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The Driving Method – The Chilla Nashini

The idea that our worldviews about happiness affect how we design our personal life choices…the way we treat people near and afar… the way we design our economic and political systems … and ultimately, how we impact our planet, is an unusual argument.

It is in fact somewhat radical.

Prior to filming, neither did the filmmaker make the connection. This film began as a response to a near fatal car accident involving film maker and his family, which awakened his need to discover his life purpose.

As a method, John chose to undertake a 40-day walkabout in the Tasmanian wilderness.

This was once known as the ‘Chilla Nashini’ practice in the ancient world. It is a time-tested ritual (or better said, tool), for realizing one’s purpose.

For going out into the wild for 40-days has a long and momentous legacy, with many of the biggest leaders of all time, from East to West having participated in the process: from Jesus to Buddha, from Mohammed to Moses, from Elija to St Patrick…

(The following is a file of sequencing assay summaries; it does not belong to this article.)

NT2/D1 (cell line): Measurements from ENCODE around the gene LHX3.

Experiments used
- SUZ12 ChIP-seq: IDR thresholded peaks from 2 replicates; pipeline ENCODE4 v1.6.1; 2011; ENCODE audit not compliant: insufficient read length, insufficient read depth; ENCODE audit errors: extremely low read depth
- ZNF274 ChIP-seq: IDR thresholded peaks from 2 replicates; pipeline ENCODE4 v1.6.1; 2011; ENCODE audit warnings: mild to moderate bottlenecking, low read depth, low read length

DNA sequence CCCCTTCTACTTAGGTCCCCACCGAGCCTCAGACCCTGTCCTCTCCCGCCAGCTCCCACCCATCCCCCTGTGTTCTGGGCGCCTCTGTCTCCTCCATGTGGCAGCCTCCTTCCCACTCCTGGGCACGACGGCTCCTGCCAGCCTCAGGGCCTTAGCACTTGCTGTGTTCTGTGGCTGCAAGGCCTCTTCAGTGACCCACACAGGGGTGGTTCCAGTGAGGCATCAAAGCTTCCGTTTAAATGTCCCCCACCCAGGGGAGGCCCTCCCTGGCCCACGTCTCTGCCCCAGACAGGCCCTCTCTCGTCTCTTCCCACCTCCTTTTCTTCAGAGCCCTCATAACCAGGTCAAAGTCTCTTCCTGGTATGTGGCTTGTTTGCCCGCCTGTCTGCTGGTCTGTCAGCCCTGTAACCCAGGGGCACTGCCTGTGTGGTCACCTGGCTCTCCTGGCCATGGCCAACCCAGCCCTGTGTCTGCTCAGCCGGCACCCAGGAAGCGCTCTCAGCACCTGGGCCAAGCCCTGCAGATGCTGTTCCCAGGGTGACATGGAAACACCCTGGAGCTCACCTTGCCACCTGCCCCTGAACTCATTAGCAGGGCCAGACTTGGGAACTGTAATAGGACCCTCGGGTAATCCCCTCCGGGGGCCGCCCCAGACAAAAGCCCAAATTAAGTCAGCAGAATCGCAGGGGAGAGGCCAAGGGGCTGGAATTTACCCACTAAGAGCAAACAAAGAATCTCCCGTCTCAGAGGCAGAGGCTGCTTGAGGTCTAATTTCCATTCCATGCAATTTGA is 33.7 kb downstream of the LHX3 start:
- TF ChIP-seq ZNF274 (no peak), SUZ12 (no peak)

The practice of ‘chilla nashi’ was known to be a transformative process of ‘self-actualization’. Here, one disconnected from their ordinary worldly pursuits, and stepped out in purely natural space, for a continuous and immersive period of 40-days – to contemplate one’s purpose anew.

This practice was famously discussed by Professor Joseph Campbell in his book, ‘The Hero with a Thousand Faces’ (1949). He called this practice the quintessential expression of ‘the hero’s journey’.

As Campbell observed, this act of stepping out of one’s ‘ordinary world, into the a new special world, is the framework for a universal narrative pattern for transformation.

Most interesting, ever since Campbell’s insight into this ‘hero’s journey’, some of the biggest films of all time have adapted this metaphorical rhythm into its story structure.

It most famously began with George Lucas and the formulation of the first Star Wars series. But even since them, films as diverse as Lord of the Rings, Indiana Jones, The Matrix, Dark Knight, Gladiator, The Lion King, Rain Man, Silence of the Lambs, Dead Poets Society, Pan’s Labyrinth and many, many others, all used this same pattern.

Joseph Campbell called this, the ‘monomyth’ structure. In this documentary, we do this act, for real.

‘The Great Aha!’ as such, documents for the first time what happens within and without, when you go out into the wild for 40 days.

So what emerged from experiment is a kind of ‘man vs. wild vs. self’ adventure, which led to a most unexpected insight…

Come and see and judge for yourself…

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